Warren Hyne

Warren Hyne succeeded his father as M.D. following a thorough grounding in all aspects of the business over a period of nearly 30 years. At the time of his father’s retirement, Warren and his brother Richard had just taken the decision to tender for the, at that time, inconceivably huge volume of 225,000 m3 p.a. of Slash Pine Final Crop, a move which proved to be a turning point in the history of Hyne.
1979 – 1994


In the late 1980’s Warren Hyne led the industry’s campaign to retain logging rights over Fraser Island which had been in place for over 100 years. The Goss government subsequently decided against industry and closed logging after a short phase out period.

In 1980, prior to the opening of our Tuan Slash Pine Mill, Hyne & Son was a medium sized player in the industry, processing

  • 60,000 m3 mixed hardwood in 6 mills
  • 30,000 m3 of Hoop Pine Thinnings
  • 20,000 m3 of Slash Pine Final Crop and Thinnings
  • 30 – 40,000 m3 of sawn timber from other producers

The move to higher volume processing of softwood at our Tuan mill was highly successful, being based on leading technologies.

  • Sawmill technology – Linck from Germany
  • High Temperature Kilns
  • High Speed Planer with fully mechanised machine stress grading and handling

Production costs were low, quality and reliability were high, and margins were strongly profitable. This major expansion was made possible by the conservative gearing of our balance sheet, with an effective but manageable level of debt. Our continued growth since that time has been driven by this conservative use of borrowed funds combined with a conservative dividend payment and reinvestment of retained funds, a policy which is virtually no different from that adopted in the earliest days of the company by its founder, R M Hyne.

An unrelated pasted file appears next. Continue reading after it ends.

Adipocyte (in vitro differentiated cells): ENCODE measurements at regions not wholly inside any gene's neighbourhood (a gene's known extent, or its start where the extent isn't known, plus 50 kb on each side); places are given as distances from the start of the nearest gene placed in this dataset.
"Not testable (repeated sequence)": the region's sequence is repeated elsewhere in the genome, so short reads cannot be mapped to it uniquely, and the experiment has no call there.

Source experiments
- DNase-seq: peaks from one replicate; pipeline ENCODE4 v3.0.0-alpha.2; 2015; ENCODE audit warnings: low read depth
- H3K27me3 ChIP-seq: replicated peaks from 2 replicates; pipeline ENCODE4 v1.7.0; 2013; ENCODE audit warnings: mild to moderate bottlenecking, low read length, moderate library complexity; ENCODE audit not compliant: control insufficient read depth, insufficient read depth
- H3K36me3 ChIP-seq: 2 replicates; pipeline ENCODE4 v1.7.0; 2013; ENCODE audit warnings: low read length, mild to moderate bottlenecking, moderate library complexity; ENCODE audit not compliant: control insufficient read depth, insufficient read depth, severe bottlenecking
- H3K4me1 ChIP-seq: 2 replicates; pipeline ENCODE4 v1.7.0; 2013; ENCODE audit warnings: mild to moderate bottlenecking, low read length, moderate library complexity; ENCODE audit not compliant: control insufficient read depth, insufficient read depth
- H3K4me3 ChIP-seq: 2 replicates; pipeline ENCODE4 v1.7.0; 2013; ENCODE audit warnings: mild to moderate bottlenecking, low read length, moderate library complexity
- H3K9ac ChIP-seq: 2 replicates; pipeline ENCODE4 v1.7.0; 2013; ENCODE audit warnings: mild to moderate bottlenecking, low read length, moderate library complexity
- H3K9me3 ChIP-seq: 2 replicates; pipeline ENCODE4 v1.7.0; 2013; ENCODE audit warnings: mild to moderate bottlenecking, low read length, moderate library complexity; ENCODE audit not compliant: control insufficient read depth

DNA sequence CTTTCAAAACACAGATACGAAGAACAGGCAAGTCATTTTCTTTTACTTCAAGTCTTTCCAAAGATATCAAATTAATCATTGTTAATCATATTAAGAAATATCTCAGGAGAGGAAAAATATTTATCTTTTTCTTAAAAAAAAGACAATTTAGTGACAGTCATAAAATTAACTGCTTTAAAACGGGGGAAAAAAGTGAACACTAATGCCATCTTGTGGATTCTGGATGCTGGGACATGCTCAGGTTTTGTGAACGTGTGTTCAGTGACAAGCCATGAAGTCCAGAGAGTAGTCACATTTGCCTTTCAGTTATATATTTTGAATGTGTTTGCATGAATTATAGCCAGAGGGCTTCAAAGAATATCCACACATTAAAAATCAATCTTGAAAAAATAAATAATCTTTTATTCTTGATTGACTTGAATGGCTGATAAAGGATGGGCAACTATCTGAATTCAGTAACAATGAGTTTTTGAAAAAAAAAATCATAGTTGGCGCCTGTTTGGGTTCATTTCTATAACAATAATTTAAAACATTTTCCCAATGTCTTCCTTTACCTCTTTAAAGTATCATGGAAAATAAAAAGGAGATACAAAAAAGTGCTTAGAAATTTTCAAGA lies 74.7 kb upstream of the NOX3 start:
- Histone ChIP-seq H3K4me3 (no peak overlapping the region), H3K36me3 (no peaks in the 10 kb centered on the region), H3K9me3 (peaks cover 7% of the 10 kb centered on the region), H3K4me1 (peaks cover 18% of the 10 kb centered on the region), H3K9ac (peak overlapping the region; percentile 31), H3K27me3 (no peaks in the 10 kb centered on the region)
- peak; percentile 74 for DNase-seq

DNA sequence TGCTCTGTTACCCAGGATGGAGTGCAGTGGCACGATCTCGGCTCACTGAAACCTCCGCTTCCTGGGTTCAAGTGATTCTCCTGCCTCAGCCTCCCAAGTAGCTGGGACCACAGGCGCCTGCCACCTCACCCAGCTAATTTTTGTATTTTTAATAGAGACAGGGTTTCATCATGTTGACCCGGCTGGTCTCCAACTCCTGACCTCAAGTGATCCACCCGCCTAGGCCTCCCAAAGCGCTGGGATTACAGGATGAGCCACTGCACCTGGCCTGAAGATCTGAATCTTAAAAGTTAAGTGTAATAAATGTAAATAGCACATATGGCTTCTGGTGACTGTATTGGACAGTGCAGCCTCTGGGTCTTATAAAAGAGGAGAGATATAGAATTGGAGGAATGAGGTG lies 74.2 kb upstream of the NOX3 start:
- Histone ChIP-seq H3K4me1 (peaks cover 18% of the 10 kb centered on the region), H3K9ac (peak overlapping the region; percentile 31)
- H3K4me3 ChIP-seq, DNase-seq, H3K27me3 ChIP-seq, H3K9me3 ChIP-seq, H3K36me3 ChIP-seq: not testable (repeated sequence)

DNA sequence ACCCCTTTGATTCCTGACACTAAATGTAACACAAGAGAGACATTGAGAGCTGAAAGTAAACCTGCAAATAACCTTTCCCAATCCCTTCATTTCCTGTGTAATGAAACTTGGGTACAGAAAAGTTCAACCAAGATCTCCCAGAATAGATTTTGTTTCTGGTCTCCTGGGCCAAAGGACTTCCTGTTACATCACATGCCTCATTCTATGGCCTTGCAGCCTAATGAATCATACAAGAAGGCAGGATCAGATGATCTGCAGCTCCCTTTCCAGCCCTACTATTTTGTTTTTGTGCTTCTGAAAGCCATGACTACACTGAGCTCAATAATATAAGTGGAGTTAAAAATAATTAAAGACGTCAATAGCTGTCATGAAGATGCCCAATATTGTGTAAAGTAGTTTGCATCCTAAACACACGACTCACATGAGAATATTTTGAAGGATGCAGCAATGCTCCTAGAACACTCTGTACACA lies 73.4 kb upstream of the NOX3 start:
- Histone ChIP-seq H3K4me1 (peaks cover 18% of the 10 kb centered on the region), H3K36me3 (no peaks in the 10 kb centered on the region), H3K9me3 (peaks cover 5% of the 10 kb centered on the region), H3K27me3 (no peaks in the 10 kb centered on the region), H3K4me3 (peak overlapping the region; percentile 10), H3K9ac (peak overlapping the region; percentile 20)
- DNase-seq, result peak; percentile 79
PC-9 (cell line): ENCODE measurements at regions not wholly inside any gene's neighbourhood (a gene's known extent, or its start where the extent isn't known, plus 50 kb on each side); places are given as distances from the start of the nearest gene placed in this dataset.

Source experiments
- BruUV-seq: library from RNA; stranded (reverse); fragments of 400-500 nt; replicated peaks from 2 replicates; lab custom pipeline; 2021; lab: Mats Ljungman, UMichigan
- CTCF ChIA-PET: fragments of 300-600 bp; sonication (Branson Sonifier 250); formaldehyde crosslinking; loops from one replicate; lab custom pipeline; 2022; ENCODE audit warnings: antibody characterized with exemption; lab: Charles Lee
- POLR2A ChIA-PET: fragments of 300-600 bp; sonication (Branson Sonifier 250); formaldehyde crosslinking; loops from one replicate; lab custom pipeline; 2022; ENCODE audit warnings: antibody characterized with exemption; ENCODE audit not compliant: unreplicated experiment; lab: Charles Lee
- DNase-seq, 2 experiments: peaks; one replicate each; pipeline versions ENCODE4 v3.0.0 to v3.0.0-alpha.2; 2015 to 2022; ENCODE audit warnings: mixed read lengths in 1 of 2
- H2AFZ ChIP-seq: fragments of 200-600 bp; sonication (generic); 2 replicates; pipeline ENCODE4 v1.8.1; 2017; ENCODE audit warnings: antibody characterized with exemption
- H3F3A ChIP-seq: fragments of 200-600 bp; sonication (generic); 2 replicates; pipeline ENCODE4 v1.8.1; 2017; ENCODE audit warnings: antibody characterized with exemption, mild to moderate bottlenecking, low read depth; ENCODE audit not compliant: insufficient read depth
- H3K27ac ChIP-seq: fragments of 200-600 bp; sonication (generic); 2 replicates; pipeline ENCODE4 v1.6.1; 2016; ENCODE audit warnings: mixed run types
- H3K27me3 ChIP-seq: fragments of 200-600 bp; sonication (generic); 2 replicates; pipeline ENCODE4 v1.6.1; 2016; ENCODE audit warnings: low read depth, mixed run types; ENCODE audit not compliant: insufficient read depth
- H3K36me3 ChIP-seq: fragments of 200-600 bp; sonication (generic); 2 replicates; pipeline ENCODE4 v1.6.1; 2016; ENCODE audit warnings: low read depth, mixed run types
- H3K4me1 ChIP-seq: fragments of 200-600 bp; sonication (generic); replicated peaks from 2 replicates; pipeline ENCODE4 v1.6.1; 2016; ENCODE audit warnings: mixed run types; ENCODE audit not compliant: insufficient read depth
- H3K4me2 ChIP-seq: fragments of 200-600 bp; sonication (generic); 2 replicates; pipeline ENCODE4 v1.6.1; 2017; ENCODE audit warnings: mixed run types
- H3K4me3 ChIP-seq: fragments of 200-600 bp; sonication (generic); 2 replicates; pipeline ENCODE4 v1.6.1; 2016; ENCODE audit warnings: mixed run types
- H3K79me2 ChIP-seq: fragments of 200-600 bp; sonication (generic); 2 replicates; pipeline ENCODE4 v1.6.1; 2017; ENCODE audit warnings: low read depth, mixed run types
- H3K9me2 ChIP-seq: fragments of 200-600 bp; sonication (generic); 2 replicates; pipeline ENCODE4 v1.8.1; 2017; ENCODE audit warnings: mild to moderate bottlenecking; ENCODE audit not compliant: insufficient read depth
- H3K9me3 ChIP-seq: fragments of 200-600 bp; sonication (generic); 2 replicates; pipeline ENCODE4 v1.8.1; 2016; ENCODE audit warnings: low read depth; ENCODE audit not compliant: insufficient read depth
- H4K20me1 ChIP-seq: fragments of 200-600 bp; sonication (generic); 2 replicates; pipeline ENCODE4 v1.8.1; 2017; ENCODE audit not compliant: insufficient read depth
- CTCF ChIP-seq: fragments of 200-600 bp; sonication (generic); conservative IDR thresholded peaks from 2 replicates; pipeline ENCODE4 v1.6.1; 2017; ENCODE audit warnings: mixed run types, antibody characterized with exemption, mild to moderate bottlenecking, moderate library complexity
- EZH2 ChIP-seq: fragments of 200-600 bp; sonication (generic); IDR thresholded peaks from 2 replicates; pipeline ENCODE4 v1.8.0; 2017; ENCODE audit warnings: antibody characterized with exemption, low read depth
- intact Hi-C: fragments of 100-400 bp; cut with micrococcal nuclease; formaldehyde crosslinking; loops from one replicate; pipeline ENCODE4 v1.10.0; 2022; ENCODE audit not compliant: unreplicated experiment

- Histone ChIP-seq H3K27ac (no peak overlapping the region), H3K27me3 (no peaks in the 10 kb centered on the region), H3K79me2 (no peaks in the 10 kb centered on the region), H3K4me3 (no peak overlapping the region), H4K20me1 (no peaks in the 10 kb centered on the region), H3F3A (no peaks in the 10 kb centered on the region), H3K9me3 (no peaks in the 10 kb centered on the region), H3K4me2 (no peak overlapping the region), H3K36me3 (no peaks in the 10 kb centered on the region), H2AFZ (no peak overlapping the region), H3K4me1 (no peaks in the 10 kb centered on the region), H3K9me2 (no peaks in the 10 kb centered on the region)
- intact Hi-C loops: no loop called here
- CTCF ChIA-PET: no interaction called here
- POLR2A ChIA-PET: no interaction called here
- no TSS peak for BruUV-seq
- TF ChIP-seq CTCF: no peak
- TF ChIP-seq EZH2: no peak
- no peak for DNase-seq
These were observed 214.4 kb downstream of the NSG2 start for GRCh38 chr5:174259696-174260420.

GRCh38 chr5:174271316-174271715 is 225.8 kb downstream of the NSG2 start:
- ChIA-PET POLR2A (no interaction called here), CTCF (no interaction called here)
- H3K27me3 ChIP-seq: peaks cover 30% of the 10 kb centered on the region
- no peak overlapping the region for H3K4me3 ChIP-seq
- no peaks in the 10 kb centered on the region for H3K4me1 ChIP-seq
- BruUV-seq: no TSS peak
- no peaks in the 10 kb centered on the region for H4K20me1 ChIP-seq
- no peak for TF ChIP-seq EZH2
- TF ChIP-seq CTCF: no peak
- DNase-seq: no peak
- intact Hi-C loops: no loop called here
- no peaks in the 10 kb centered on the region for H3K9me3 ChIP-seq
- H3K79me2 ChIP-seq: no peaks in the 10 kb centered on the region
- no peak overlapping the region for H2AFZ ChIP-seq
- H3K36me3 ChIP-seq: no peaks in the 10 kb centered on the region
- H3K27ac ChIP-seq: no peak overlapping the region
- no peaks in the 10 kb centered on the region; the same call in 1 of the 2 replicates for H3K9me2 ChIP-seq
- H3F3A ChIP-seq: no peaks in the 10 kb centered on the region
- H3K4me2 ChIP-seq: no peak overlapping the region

In the early 1990’s Warren Hyne joined Sumitomo Corporation with a joint proposal, to harvest thinnings and export them as woodchips and won.

Warren Hyne dedicated much of his life to forest industry organisations. He was chairman of the Australian Timber Research Institute, a member and chairman of the Gottstein Memorial Trust, a member of the Wood Science and Technology Advisory Group to CSIRO Forest Products, chairman of the Queensland Timber Board (now Timber Queensland), councillor of the Timber Research and Development Advisory Council, and a foundation member of the National Association of Forest Industries.

He was awarded the Member of the Order of Australia (AM) for services to the forest and timber industries in 1997 and in 2001 was presented with the Centenary Medal. He retired as managing director of Hyne & Son in 1992 but remained as chairman of the board until 2001.

Warren Hyne passed away in March 2007 aged 77, after a long illness. At the time of his passing Warren was considered one of the real ‘captains’ of industry.

Warren Hyne had the greatest gift a man could have: respect – for himself, the industry he loved and the people in it. There is not a good friend or colleague whose life was not better for having known him. He had an incredible understanding of and patience with all people – from heads of government and industry to the lonely timber cutter out in the bush.

Warren Hyne is survived by two sons, Peter and James, a daughter Jane Sanders, two brothers, Richard and Christopher, two sisters living in England Sue Hyne and Prue Bertlesen and seven grandchildren – five boys and two girls.